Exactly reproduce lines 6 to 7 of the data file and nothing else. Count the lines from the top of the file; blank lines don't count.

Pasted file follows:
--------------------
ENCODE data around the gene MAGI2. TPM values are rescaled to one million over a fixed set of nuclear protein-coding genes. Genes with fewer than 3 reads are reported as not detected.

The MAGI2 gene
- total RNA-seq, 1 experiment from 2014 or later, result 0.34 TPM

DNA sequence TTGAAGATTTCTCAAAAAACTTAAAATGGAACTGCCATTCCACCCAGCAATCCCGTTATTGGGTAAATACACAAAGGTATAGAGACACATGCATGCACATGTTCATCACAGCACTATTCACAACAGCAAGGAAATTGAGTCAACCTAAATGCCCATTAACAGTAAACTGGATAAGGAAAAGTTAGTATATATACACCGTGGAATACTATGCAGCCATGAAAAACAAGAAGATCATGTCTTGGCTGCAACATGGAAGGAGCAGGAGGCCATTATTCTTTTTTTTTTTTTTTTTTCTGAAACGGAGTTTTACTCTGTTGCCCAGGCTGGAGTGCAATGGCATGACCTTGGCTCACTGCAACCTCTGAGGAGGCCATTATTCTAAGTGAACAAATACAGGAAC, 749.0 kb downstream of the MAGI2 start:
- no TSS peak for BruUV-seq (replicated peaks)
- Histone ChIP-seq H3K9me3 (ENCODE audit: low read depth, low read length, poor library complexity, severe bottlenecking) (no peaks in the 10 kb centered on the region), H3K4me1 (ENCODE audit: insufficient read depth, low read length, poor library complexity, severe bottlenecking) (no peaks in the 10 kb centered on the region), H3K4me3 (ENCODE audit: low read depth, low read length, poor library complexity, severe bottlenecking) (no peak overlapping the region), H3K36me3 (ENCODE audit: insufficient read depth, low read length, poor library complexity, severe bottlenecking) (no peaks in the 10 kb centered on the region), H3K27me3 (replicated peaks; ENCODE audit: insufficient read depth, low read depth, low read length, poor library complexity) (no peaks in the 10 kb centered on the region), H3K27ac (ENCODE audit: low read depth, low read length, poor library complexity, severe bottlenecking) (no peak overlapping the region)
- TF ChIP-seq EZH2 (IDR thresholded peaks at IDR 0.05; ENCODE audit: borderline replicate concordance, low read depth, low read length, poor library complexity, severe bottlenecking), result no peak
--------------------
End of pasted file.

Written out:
- Histone ChIP-seq H3K9me3 (ENCODE audit: low read depth, low read length, poor library complexity, severe bottlenecking) (no peaks in the 10 kb centered on the region), H3K4me1 (ENCODE audit: insufficient read depth, low read length, poor library complexity, severe bottlenecking) (no peaks in the 10 kb centered on the region), H3K4me3 (ENCODE audit: low read depth, low read length, poor library complexity, severe bottlenecking) (no peak overlapping the region), H3K36me3 (ENCODE audit: insufficient read depth, low read length, poor library complexity, severe bottlenecking) (no peaks in the 10 kb centered on the region), H3K27me3 (replicated peaks; ENCODE audit: insufficient read depth, low read depth, low read length, poor library complexity) (no peaks in the 10 kb centered on the region), H3K27ac (ENCODE audit: low read depth, low read length, poor library complexity, severe bottlenecking) (no peak overlapping the region)
- TF ChIP-seq EZH2 (IDR thresholded peaks at IDR 0.05; ENCODE audit: borderline replicate concordance, low read depth, low read length, poor library complexity, severe bottlenecking), result no peak